Does it have soft tab feature I need that since my teacher is very picky he made a program what checks you syntex like I mean he makes you have say an opening brace have 3 spaces infront of it and everything must be declared no magic numbers,no tabs,methods can't have more then certain amount of lines.

It is a pain in the ass since you loose so much vauleable time doing syntex when you should be learning how to do java. Like syntex is important but I think learning how to write code is more important.

Take this for example:

public static void main(String[] args)
{ (Right --- 3spaces)

if you had

public static void main(String[] args)
{ (Wrong --- 2spaces)

right out of the editor so the spaces may be off but you get the point.
Aaron Ting
Ranch Hand

Joined: Dec 13, 2005
Posts: 78
Originally posted by Michael Hubele:
Cool I may give blueJ another shot I used it 2 years ago and I just had so many bad expirences with it. It turned me off but that was on school computers in my highschool so probably won't happen at home.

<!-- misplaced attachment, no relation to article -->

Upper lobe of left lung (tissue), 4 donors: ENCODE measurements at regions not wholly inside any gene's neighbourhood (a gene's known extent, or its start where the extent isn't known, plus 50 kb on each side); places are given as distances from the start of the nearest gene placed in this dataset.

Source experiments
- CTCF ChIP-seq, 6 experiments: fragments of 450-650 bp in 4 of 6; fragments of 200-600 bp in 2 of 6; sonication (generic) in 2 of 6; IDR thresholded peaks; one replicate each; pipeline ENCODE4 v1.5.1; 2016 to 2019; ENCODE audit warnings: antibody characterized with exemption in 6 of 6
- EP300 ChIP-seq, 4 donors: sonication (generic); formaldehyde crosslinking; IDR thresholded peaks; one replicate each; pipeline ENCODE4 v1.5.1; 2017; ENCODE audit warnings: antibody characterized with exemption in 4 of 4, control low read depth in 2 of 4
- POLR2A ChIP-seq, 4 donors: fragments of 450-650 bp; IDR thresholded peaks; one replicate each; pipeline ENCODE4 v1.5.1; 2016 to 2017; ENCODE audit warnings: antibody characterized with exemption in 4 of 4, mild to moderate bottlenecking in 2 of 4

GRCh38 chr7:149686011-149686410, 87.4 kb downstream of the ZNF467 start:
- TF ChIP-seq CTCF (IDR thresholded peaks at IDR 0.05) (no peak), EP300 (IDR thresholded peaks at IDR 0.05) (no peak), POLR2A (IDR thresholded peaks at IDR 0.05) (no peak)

Does it have soft tab feature I need that since my teacher is very picky he made a program what checks you syntex like I mean he makes you have say an opening brace have 3 spaces infront of it and everything must be declared no magic numbers,no tabs,methods can't have more then certain amount of lines.

It is a pain in the ass since you loose so much vauleable time doing syntex when you should be learning how to do java. Like syntex is important but I think learning how to write code is more important.

Take this for example:

public static void main(String[] args)
{ (Right --- 3spaces)

if you had

public static void main(String[] args)
{ (Wrong --- 2spaces)

right out of the editor so the spaces may be off but you get the point.



Hmmm... for Simple editing of java classes, i will use JCreator.. there are two versions.. one is the Pro and the other, LE... LE is a free distribution software while Pro requires some licensing.. But, in terms of performance wise, both are of almost the same.. only that Pro offers you auto-complete..